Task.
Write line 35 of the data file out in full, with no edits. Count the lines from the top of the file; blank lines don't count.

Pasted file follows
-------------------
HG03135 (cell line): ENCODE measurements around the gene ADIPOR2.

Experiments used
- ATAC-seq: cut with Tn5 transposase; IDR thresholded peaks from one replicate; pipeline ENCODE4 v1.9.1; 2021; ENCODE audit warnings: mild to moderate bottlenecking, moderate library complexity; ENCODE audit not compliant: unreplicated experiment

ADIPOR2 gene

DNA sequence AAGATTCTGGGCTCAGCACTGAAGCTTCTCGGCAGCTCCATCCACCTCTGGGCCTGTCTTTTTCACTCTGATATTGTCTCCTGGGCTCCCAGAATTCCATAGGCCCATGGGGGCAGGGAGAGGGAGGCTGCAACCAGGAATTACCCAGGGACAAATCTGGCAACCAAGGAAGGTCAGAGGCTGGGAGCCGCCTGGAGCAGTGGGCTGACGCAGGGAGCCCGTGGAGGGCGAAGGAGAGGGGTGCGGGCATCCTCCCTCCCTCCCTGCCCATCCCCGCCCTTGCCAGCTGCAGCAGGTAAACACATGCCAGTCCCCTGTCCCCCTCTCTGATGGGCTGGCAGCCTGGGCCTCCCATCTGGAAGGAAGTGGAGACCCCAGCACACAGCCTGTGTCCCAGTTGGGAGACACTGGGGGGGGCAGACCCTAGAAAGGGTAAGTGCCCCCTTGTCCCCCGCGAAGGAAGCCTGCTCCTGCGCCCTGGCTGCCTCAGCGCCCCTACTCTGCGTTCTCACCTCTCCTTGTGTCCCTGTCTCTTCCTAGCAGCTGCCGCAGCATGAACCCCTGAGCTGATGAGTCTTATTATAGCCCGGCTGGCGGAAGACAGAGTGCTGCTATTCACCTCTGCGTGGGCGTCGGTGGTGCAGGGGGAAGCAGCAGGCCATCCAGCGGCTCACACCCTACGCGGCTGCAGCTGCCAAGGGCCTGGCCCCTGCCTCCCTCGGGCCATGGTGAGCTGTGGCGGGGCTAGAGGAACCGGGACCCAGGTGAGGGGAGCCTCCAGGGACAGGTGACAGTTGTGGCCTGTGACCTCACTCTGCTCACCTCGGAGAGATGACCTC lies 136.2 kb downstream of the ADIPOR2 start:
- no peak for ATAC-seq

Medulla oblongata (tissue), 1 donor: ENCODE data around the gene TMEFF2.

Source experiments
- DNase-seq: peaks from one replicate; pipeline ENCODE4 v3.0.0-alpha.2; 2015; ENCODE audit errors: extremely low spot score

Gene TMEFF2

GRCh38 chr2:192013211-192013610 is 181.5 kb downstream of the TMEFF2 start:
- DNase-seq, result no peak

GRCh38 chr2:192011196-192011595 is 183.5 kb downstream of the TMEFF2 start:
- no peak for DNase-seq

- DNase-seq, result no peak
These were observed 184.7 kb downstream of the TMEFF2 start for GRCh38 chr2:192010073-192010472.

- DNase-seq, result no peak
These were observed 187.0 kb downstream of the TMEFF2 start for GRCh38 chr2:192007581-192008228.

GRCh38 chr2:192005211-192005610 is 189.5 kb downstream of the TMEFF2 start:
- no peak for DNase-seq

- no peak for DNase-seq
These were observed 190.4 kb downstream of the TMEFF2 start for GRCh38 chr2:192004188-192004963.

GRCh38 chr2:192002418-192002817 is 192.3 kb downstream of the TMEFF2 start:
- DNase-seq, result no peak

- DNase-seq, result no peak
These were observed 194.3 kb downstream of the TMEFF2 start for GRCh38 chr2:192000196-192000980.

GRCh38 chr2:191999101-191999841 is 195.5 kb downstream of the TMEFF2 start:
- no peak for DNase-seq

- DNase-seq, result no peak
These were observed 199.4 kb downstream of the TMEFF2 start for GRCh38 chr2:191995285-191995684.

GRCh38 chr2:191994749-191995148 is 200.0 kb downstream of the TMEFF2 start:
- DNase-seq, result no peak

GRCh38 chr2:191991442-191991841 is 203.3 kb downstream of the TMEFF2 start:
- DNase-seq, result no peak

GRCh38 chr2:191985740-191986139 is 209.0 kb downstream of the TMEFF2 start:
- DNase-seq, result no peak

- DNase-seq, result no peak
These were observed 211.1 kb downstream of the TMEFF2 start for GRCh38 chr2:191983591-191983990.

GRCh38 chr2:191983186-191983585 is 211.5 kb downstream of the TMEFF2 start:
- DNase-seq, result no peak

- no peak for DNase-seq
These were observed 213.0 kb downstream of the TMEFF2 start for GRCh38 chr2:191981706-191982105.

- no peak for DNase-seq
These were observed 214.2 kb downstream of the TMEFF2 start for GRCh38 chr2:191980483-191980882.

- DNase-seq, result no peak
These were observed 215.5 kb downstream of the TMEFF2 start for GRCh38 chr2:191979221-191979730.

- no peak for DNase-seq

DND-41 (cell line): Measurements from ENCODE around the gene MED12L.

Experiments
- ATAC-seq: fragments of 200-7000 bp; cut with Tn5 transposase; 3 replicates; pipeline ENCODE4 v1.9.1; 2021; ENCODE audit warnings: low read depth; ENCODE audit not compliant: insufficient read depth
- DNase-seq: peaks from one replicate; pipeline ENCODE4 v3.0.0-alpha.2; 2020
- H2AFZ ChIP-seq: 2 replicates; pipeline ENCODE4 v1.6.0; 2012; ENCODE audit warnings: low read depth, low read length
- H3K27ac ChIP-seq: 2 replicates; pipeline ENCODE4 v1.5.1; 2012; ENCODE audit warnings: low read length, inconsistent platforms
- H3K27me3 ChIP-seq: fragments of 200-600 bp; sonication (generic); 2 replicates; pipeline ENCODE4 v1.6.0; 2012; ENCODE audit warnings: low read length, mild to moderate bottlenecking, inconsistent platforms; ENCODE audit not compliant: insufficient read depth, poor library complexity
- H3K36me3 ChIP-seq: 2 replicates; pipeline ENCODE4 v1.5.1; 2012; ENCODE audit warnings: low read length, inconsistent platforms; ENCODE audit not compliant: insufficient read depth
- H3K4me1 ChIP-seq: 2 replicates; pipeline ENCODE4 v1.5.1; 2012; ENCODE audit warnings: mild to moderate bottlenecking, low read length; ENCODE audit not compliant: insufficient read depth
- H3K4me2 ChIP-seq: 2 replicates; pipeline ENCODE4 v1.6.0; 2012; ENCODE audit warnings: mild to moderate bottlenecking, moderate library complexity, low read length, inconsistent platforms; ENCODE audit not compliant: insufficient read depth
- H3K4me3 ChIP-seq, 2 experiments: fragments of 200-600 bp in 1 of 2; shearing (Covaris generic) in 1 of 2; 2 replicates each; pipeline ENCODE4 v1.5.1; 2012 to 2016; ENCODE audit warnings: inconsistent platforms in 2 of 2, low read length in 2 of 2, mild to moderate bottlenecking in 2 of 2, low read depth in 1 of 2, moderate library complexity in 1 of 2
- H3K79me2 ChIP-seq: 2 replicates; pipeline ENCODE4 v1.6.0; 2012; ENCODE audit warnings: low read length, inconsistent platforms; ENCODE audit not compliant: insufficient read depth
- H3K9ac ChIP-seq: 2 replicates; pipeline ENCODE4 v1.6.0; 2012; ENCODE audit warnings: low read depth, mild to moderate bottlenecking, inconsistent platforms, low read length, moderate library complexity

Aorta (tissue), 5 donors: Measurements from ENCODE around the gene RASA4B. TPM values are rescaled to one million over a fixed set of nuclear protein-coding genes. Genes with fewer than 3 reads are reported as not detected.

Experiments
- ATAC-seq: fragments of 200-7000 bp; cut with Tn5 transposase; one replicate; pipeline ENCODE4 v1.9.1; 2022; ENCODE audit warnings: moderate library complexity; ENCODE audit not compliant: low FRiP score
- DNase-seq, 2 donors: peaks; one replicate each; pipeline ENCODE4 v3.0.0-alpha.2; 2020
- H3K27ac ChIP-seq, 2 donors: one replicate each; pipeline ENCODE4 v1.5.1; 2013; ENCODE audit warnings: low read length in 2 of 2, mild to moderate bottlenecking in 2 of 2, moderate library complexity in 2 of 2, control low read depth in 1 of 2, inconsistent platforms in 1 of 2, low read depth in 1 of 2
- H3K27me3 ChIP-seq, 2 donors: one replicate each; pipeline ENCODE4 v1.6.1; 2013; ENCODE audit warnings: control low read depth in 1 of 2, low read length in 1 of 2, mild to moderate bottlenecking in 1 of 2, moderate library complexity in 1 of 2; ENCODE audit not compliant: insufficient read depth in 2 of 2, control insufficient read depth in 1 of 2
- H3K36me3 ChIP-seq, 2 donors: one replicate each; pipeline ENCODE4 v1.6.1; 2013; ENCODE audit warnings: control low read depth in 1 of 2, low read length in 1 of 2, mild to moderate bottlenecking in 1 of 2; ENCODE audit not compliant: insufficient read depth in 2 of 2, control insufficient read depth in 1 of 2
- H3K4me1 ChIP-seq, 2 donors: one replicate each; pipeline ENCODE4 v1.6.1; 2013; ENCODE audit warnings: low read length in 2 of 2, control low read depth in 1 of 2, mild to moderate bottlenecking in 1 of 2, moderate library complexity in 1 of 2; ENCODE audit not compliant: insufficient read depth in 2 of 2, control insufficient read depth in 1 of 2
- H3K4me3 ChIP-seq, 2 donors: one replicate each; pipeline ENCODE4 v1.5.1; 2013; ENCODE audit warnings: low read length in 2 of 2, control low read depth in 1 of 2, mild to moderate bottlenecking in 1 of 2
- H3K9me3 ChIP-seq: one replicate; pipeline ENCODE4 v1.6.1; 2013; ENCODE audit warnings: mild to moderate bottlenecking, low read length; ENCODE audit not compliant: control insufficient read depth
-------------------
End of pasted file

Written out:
GRCh38 chr2:191985740-191986139 is 209.0 kb downstream of the TMEFF2 start: